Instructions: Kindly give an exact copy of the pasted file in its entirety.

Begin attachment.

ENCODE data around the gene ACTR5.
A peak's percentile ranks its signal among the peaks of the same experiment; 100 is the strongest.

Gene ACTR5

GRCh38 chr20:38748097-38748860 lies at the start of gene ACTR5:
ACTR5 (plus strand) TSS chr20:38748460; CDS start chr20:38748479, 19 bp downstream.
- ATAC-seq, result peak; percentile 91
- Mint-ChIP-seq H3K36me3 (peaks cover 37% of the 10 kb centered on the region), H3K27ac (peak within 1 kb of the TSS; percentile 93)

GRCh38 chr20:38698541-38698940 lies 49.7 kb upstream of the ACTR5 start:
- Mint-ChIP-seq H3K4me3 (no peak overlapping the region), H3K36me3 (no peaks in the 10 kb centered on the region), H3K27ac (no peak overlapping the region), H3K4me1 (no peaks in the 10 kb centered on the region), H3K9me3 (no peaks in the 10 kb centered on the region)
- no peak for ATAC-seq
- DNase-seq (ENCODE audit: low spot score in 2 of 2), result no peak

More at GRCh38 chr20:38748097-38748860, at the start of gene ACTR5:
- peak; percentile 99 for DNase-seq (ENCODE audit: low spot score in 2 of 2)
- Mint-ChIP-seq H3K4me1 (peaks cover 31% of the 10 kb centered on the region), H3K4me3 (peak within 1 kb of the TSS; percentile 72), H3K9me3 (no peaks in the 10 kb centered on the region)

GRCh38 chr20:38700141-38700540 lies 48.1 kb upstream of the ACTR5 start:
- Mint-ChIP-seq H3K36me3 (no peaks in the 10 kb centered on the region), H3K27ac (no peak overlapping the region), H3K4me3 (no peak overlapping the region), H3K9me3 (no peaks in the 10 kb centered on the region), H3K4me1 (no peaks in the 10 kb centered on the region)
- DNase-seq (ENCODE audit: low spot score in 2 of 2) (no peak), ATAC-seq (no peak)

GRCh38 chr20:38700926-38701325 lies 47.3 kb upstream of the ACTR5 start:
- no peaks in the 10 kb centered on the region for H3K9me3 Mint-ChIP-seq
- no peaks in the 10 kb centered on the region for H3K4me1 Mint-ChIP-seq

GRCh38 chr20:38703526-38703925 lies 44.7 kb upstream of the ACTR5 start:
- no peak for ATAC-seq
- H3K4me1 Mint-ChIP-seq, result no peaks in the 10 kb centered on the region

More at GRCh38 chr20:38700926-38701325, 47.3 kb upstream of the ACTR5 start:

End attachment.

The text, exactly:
ENCODE data around the gene ACTR5.
A peak's percentile ranks its signal among the peaks of the same experiment; 100 is the strongest.

Gene ACTR5

GRCh38 chr20:38748097-38748860 lies at the start of gene ACTR5:
ACTR5 (plus strand) TSS chr20:38748460; CDS start chr20:38748479, 19 bp downstream.
- ATAC-seq, result peak; percentile 91
- Mint-ChIP-seq H3K36me3 (peaks cover 37% of the 10 kb centered on the region), H3K27ac (peak within 1 kb of the TSS; percentile 93)

GRCh38 chr20:38698541-38698940 lies 49.7 kb upstream of the ACTR5 start:
- Mint-ChIP-seq H3K4me3 (no peak overlapping the region), H3K36me3 (no peaks in the 10 kb centered on the region), H3K27ac (no peak overlapping the region), H3K4me1 (no peaks in the 10 kb centered on the region), H3K9me3 (no peaks in the 10 kb centered on the region)
- no peak for ATAC-seq
- DNase-seq (ENCODE audit: low spot score in 2 of 2), result no peak

More at GRCh38 chr20:38748097-38748860, at the start of gene ACTR5:
- peak; percentile 99 for DNase-seq (ENCODE audit: low spot score in 2 of 2)
- Mint-ChIP-seq H3K4me1 (peaks cover 31% of the 10 kb centered on the region), H3K4me3 (peak within 1 kb of the TSS; percentile 72), H3K9me3 (no peaks in the 10 kb centered on the region)

GRCh38 chr20:38700141-38700540 lies 48.1 kb upstream of the ACTR5 start:
- Mint-ChIP-seq H3K36me3 (no peaks in the 10 kb centered on the region), H3K27ac (no peak overlapping the region), H3K4me3 (no peak overlapping the region), H3K9me3 (no peaks in the 10 kb centered on the region), H3K4me1 (no peaks in the 10 kb centered on the region)
- DNase-seq (ENCODE audit: low spot score in 2 of 2) (no peak), ATAC-seq (no peak)

GRCh38 chr20:38700926-38701325 lies 47.3 kb upstream of the ACTR5 start:
- no peaks in the 10 kb centered on the region for H3K9me3 Mint-ChIP-seq
- no peaks in the 10 kb centered on the region for H3K4me1 Mint-ChIP-seq

GRCh38 chr20:38703526-38703925 lies 44.7 kb upstream of the ACTR5 start:
- no peak for ATAC-seq
- H3K4me1 Mint-ChIP-seq, result no peaks in the 10 kb centered on the region

More at GRCh38 chr20:38700926-38701325, 47.3 kb upstream of the ACTR5 start: